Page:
In my response to Dan’s post, I was answering the question: Can you think of people who changed the world by standing out?  Here is a modified version of what I said, utilizing information from the Tallahassee Democrat’s 2006 Special Edition on the 50th anniversary of our town’s Bus Boycott: 

There was a (white) family here in Tallahassee (George and Clifton Lewis) who, in the mid 50′s, opened their home to black people; George (a prominent banker) made loans to black homeowners and those who were jailed. Believe me when I say that there are times even in 2010 when this town struggles with civic equality (it is exponentially better, of course); for a family like this to take such a step in the 50′s really boggles my mind and makes me humbly respectful. They changed the world and stood out by opening their doors, literally and figuratively.

I learned about the Lewis family from Edwina Stephens.  Tenley and I visited Edwina several years ago; she had been recommended to me as someone who Tenley could interview in order to learn about the history of race relations in Tallahassee (the Democrat was compiling information gathered by schoolchildren).  I am pretty sure I learned at least as much and maybe more than Tenley.  Mrs. Stephens talked to us for well over an hour.  I really wish I could have the tape recording back, but it seems to have disappeared into a black hole at the Democrat’s offices.  I don’t need the recording, though, to conjure up in my mind the parts of our conversation that have stuck with me: how lynchings occurred at the tree that still stands on the grounds of our Old Capitol, how impossible it was for an African American person in Tallahassee to prove “competence” to vote (how many soap bubbles on the bar of soap? having to solve complicated mathematical equations); how dangerous it was to treat a white child at the black hospital, even if the child’s health were in serious jeopardy; the separate education systems.  I don’t recall the specific details she shared about the Lewis family, but I remember her talking about how, to the shock and disdain of their fellow Tallahasseeans, they supported the town’s black citizens through financial assistance and emotional support.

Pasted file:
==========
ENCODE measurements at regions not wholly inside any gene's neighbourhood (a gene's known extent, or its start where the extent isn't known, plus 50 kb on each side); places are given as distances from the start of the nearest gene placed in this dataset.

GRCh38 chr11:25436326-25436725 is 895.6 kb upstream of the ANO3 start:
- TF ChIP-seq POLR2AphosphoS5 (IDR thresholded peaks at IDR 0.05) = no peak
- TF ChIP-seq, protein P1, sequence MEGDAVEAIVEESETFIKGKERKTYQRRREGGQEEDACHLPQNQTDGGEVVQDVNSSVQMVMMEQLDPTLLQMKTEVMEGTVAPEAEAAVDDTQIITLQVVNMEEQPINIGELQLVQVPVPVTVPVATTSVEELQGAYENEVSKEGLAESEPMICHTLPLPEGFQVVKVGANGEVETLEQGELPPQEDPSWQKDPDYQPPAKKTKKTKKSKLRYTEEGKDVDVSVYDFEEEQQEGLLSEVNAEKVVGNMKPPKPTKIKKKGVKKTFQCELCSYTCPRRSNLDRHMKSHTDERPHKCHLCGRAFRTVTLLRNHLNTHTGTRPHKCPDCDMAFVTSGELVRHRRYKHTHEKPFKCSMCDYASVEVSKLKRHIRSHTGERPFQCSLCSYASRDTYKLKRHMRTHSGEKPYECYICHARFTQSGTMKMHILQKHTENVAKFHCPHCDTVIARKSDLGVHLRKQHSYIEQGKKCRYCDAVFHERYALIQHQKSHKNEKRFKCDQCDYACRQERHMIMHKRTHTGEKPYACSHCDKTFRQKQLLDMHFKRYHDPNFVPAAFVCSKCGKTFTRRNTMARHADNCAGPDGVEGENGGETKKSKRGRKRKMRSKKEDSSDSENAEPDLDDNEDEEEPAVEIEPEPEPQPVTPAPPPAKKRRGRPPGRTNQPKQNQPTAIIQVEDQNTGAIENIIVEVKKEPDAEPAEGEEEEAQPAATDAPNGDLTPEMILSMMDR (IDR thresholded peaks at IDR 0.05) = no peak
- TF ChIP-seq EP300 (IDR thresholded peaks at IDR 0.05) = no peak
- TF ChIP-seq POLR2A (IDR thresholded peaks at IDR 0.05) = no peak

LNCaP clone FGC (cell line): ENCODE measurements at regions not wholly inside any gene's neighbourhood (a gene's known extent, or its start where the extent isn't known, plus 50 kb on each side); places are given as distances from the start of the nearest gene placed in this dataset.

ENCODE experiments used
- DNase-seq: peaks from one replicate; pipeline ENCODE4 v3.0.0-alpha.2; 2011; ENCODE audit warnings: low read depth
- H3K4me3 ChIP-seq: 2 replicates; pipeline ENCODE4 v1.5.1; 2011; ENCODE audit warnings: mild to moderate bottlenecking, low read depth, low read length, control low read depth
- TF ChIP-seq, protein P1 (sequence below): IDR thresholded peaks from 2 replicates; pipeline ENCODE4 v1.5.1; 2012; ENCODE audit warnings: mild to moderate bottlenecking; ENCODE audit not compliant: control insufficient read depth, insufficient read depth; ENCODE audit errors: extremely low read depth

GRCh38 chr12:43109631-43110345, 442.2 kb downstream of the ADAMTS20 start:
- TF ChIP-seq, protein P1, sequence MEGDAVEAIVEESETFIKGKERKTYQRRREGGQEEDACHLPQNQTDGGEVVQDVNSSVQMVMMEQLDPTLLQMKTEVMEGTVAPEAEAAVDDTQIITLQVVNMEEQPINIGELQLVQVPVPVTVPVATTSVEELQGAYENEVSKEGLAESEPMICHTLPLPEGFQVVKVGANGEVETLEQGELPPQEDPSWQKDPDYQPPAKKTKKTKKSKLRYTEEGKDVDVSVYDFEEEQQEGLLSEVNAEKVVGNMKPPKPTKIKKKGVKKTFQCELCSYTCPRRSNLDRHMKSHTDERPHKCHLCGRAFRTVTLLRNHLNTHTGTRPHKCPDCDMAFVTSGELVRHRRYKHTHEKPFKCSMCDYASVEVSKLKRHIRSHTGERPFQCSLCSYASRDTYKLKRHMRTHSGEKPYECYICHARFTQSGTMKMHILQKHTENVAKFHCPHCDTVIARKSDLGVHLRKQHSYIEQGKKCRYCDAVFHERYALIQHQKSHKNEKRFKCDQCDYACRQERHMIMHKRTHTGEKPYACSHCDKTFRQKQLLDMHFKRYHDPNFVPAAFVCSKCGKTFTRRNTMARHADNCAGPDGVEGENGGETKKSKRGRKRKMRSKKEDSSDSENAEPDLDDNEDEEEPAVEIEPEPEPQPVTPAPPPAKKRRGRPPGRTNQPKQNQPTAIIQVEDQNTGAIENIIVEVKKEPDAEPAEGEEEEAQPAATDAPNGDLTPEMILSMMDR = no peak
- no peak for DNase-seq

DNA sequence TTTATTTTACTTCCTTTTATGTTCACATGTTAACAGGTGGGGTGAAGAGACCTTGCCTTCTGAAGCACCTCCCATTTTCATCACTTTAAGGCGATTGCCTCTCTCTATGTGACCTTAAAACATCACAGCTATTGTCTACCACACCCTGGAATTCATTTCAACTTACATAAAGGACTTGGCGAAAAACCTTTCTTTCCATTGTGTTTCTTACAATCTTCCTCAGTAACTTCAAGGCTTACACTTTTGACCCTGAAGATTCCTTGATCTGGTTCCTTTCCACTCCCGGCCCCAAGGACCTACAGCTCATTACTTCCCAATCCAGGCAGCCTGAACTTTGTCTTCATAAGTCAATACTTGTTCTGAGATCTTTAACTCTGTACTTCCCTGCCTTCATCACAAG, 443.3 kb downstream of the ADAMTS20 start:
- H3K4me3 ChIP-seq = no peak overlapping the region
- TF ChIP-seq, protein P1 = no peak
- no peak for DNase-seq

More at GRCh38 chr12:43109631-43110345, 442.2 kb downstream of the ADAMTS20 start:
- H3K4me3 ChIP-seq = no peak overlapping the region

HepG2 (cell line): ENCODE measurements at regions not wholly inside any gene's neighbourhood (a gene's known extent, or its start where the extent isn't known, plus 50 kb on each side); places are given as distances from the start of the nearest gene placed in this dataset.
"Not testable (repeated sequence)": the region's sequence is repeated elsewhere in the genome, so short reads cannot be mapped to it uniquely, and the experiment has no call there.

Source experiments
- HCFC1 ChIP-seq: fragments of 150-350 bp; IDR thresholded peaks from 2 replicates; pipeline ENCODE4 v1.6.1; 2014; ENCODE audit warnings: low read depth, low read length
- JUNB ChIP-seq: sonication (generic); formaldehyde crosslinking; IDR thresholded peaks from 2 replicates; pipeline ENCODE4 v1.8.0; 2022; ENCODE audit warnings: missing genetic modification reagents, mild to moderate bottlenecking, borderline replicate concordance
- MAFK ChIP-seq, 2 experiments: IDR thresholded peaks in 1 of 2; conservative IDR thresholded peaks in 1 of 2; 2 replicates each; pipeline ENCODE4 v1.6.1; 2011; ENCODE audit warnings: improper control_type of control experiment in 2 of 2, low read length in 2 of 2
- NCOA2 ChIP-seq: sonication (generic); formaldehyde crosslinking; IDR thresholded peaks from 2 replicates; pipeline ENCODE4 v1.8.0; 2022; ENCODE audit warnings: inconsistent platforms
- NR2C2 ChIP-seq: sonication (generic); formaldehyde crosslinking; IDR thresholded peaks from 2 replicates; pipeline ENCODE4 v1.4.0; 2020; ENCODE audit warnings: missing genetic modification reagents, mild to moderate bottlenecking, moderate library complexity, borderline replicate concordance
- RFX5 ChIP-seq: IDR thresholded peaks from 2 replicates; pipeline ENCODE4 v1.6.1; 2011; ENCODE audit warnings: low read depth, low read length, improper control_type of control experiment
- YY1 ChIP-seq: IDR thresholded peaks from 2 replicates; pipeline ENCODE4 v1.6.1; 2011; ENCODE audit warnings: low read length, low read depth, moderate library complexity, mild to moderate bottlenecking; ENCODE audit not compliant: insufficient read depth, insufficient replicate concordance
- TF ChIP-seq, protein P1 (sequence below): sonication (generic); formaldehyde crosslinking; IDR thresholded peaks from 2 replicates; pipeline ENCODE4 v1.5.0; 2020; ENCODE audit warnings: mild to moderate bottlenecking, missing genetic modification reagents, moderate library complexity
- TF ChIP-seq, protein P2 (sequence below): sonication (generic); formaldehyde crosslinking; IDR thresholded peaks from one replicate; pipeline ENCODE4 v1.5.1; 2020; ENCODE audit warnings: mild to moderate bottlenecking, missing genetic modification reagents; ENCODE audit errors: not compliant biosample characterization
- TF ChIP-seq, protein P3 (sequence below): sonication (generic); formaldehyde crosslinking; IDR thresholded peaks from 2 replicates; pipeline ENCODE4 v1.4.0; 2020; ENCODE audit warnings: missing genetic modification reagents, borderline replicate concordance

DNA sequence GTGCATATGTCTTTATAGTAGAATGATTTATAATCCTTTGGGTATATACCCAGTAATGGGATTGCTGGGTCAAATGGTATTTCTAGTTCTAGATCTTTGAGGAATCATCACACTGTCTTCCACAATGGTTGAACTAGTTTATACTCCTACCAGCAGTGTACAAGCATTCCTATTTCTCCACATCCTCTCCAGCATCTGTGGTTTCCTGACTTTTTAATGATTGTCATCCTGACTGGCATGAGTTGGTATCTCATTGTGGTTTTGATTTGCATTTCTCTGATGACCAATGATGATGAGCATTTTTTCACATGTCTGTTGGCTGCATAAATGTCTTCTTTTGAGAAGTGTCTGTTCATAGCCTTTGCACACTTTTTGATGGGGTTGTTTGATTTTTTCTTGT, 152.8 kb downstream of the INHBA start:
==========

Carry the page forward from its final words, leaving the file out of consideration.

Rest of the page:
Edwina Stephens and Tenley (2005)

George Lewis provided financial support to Tallahassee’s black citizens, and Clifton Lewis opened their home to blacks and marched in civil rights demonstrations.  I always wonder if I would have the courage to do what’s right in the face of disdain and outright hostility from my peers.   For example, several years ago I was at a family gathering and a cousin who I only see every few years, but with whom I have always considered myself fairly close, told a joke that was anti-semitic and racist.  I froze.  What to do?  I ended up saying, “Oh, so that’s a [name of small town he lives in] joke, huh?”  My response, in belittling his town, may not have been any better than his original attempt at humor. 

To get back to the prompt’s original question, I would like to have been a witness to the turning of the civil rights tides here in Tallahassee, and I would like to have been at Clifton Lewis’s side when she said, “come on in – your home is my home.”